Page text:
You Arent Gonna Read It

When you buy the book even though you know you will never read it, then you are a bibliophile.

When you need to buy a new house to have space for your book collection, then you are a serious collector.

When you go into debt to buy the book, then you should reconsider.

-- EricUlevik

Compare ReadingDeficit and ReadingDebt, a different kind of debt. ;)


It's common to see some books that you think you would enjoy and to feel the urge to buy them for later. Surely when you have some free time you'll be glad to see them on your bookshelf. BUT: just remember that you're not going to read them all, so you should wait until you actually want to read a specific title before buying it.

This can be difficult for an AmazonJunkie? who lives weeks away from said bookseller by mail.

Too true. I just received my personal Amazon mouse as a Christmas present. Should make me disable the one-click order button. -- ThomasQuas?


One problem with YouArentGonnaReadIt is that it violates EpsteinsLaw.


As for aesthetics, I've always found too many books/CDs/comic books to make a room look unbelievably cluttered. I'd rather do away with the bookshelves and then paint a painting to hang on the empty wall space. Usually when I have enough space, I set off a small section of my room as the mini-library, and arrange the shelves in such a way that I don't have to look at all those titles when I don't need them.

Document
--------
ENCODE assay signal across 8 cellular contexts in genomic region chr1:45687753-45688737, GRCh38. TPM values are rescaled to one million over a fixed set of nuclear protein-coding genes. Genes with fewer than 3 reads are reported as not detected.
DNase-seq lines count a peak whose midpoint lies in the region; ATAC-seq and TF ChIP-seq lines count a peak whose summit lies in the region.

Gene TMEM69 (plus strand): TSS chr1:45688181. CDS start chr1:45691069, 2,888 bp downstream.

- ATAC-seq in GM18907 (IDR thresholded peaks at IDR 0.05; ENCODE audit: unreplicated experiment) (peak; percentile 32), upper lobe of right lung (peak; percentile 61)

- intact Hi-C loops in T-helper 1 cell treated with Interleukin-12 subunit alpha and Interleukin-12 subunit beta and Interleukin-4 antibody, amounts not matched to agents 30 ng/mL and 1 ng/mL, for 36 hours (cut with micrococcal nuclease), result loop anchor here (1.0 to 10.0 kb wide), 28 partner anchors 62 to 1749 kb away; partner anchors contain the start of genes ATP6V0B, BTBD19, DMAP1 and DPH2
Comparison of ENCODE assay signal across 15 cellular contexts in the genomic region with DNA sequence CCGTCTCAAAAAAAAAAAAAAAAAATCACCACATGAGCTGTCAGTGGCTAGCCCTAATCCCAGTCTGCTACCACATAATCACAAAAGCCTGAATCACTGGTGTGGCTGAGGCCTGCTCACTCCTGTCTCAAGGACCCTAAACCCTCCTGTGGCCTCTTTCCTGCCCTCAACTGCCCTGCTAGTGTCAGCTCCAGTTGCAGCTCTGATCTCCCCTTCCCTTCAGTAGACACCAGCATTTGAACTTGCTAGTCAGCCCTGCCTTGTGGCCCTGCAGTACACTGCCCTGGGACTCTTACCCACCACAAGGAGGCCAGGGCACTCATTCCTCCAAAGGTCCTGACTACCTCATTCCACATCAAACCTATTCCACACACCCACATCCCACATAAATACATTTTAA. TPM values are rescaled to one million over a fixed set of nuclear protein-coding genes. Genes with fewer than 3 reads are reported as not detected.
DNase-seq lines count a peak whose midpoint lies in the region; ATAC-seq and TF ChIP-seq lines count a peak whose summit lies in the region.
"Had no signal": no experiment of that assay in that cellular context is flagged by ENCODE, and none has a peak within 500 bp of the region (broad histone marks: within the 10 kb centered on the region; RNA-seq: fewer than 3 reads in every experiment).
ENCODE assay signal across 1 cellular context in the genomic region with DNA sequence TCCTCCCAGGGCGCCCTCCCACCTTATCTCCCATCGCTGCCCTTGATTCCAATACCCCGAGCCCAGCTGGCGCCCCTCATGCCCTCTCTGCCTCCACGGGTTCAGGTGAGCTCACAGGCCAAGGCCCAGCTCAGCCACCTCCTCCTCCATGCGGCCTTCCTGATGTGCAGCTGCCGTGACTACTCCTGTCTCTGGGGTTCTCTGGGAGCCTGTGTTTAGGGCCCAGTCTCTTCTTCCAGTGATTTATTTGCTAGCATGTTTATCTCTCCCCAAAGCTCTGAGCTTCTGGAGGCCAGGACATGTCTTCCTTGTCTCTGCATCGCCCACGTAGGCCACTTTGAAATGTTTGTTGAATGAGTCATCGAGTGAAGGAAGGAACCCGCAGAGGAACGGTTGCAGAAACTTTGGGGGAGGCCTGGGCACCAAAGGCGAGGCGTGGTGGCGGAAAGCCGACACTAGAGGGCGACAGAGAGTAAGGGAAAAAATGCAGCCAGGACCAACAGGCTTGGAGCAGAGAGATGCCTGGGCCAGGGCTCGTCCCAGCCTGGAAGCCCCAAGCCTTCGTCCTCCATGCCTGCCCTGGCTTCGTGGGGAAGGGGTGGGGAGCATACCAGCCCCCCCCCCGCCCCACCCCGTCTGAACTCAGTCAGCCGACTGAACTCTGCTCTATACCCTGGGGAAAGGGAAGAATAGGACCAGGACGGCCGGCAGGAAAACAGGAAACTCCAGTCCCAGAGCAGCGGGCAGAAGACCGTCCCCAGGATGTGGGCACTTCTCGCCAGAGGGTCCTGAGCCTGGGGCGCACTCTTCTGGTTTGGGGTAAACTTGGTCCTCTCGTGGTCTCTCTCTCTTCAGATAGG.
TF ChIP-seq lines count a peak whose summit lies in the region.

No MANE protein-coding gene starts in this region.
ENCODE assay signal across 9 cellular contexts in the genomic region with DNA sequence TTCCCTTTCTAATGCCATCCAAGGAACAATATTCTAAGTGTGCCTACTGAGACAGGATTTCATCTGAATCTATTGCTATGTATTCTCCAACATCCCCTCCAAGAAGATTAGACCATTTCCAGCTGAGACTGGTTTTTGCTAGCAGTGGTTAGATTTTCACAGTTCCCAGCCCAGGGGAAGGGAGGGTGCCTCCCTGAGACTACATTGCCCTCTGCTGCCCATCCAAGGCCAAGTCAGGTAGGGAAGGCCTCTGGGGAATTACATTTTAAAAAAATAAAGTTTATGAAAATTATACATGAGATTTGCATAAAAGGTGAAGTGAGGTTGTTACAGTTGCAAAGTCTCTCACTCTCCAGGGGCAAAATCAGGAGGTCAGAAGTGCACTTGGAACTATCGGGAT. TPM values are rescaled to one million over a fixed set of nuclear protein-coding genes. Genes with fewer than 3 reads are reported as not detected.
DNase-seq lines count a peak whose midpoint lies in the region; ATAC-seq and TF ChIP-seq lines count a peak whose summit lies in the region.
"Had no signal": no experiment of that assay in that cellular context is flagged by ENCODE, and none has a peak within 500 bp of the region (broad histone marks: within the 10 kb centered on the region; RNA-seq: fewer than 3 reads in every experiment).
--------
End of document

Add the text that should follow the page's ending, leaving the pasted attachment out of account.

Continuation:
But to each his own. Part of the reason I like owning too many books is that travelling light allows me to do things like live in or near downtown NewYorkCity, which is important to me. Obviously it's not important to everyone.


Something to remember when in the bookshop and just about to succumb to bibliobulimia: it takes five minutes to buy it, and around ten hours to read it (assuming it's a chunky work of fiction) - maybe only five hours for a slimmer work, if you're lucky. Do the math of (unread books at home)*(hours to read each one).